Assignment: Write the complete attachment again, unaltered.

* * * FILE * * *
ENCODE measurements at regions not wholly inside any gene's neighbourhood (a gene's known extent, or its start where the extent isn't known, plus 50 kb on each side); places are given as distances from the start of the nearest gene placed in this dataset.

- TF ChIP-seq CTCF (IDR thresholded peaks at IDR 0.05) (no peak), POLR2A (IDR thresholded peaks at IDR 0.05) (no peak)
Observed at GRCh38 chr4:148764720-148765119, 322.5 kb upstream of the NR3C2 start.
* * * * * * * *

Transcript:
ENCODE measurements at regions not wholly inside any gene's neighbourhood (a gene's known extent, or its start where the extent isn't known, plus 50 kb on each side); places are given as distances from the start of the nearest gene placed in this dataset.

- TF ChIP-seq CTCF (IDR thresholded peaks at IDR 0.05) (no peak), POLR2A (IDR thresholded peaks at IDR 0.05) (no peak)
Observed at GRCh38 chr4:148764720-148765119, 322.5 kb upstream of the NR3C2 start.